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Gulf of Mexico Tidal Wetlands

A Photo Gallery of Florida's Big Bend Tidal Wetlands

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Ellen Raabe

Storm Effects

  Tidal Creek Wrack storm debris on marsh
Storm tides, or surge, along this Florida coast often deposit thick piles of wrack on the marsh. This wrack is composed mostly of the decaying stems of black needlerush. Black needlerush has a hollow, rounded leaf, that floats easily and can be carried great distances by a storm surge.

In severe storms, wrack deposits can be found even in the coastal hammocks. This intrusion of salt water into normally freshwater areas can stress the plants. Wrack deposits and salt-water inundation are not the only effects from severe storms. Trees are also uprooted and die as a result of storm surge and wind.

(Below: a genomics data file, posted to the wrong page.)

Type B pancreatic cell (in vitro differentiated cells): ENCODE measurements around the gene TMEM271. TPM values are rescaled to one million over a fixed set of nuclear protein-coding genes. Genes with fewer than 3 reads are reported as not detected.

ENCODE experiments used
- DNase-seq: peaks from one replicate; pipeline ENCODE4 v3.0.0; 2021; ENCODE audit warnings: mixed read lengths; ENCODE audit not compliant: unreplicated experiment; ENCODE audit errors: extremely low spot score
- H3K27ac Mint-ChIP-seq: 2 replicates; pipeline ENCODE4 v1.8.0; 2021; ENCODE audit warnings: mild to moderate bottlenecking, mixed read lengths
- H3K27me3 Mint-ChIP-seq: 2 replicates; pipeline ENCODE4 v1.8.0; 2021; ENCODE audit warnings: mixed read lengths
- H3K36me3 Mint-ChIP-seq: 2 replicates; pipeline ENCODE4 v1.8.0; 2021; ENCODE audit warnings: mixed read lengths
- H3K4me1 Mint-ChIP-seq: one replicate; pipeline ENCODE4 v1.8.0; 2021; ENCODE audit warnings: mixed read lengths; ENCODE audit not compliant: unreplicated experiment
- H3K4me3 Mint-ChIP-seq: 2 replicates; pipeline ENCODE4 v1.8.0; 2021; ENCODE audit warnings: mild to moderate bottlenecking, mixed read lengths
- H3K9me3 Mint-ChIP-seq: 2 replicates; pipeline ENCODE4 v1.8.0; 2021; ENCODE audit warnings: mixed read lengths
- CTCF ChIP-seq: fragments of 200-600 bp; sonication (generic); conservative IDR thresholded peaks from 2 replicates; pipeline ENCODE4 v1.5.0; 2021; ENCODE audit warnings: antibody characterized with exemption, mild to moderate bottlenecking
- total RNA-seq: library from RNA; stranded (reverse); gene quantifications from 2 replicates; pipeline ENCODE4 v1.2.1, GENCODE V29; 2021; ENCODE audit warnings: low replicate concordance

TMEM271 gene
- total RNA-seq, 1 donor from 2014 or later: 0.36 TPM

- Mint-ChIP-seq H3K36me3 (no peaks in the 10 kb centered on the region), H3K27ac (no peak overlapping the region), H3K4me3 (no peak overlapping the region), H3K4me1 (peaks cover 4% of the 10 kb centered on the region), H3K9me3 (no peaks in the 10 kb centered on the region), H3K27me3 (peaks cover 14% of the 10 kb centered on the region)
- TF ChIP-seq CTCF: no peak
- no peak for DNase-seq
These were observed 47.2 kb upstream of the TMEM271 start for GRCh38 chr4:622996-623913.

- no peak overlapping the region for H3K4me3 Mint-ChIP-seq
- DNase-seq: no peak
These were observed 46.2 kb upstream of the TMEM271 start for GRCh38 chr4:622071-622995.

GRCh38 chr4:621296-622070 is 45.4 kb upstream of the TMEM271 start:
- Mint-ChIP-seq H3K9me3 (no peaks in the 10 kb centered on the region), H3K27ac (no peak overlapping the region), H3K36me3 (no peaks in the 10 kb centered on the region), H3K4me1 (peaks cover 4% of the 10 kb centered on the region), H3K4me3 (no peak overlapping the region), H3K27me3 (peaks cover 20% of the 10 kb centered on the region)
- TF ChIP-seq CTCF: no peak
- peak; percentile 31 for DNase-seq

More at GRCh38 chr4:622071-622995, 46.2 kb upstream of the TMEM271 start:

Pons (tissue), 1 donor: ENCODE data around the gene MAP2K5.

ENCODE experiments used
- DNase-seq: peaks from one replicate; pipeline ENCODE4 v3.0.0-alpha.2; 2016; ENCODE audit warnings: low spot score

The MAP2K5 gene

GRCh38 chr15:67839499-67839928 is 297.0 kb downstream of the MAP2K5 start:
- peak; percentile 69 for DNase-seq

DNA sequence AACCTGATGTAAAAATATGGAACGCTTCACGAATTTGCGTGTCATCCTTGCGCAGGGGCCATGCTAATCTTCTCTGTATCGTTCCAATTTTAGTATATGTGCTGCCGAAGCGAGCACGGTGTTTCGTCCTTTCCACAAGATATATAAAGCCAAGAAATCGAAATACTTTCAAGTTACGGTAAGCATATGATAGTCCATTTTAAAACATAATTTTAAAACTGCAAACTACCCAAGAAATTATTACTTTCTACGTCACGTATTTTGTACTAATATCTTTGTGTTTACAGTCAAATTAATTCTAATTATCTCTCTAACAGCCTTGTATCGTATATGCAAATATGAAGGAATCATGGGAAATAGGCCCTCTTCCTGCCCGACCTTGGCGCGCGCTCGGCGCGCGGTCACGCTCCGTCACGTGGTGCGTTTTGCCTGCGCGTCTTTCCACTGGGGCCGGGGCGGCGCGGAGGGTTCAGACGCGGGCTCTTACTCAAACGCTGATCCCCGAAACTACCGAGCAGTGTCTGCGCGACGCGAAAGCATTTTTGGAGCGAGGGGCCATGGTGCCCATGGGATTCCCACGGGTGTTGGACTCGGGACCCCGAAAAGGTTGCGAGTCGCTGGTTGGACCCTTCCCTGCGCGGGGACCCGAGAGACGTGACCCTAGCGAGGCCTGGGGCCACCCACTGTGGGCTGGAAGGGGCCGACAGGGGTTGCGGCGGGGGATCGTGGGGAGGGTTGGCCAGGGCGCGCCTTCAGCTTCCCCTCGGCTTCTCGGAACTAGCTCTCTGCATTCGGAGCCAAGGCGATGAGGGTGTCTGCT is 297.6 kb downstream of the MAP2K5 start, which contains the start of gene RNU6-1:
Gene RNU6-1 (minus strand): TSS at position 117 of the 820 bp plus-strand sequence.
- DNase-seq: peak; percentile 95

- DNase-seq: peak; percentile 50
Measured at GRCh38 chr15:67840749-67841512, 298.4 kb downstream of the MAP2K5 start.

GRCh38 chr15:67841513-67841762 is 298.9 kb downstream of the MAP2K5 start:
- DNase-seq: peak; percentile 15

Coastal hammocks occupying high elevations throughout the marsh have been exposed to increased tidal flow with rising sea level. The loss of tree stands is attributed to tree damage, a gradual decline in health from increased tidal flooding, and erosion of the organic soil layer.

red cedar roots
Red cedar roots
  toppled red cedar near Suwannee River
Toppled red cedar

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Coastal and Marine Geology Program > St. Petersburg Coastal and Marine Science Center > Gulf of Mexico Tidal Wetlands > Photo Gallery > Storm Effects

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Updated January 04, 2013 @ 10:28 AM (THF)